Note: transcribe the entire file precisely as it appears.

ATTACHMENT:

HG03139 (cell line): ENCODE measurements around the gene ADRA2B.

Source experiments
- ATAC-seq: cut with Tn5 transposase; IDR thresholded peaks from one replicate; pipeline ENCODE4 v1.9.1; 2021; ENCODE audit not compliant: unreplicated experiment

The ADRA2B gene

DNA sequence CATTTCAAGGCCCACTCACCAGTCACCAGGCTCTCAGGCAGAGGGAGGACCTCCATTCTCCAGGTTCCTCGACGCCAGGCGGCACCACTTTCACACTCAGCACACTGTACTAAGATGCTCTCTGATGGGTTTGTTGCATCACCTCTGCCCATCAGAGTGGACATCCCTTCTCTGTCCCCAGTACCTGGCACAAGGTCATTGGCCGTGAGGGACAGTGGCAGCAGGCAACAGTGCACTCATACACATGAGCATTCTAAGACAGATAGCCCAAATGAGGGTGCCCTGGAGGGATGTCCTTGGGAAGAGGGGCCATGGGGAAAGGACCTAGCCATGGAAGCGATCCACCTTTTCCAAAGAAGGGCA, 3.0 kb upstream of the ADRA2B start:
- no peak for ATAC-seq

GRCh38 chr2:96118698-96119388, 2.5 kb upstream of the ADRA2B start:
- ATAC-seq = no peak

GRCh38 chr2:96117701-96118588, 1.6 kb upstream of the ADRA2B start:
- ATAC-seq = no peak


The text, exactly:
HG03139 (cell line): ENCODE measurements around the gene ADRA2B.

Source experiments
- ATAC-seq: cut with Tn5 transposase; IDR thresholded peaks from one replicate; pipeline ENCODE4 v1.9.1; 2021; ENCODE audit not compliant: unreplicated experiment

The ADRA2B gene

DNA sequence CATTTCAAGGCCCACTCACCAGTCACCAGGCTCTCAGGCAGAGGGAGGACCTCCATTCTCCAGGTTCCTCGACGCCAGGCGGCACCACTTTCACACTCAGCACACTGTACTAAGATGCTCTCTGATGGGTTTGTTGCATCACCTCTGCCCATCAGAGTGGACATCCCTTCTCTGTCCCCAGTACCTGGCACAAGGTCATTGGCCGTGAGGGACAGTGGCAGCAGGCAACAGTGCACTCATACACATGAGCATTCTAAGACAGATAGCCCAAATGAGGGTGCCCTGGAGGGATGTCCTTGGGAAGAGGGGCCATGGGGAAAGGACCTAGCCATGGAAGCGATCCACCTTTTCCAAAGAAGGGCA, 3.0 kb upstream of the ADRA2B start:
- no peak for ATAC-seq

GRCh38 chr2:96118698-96119388, 2.5 kb upstream of the ADRA2B start:
- ATAC-seq = no peak

GRCh38 chr2:96117701-96118588, 1.6 kb upstream of the ADRA2B start:
- ATAC-seq = no peak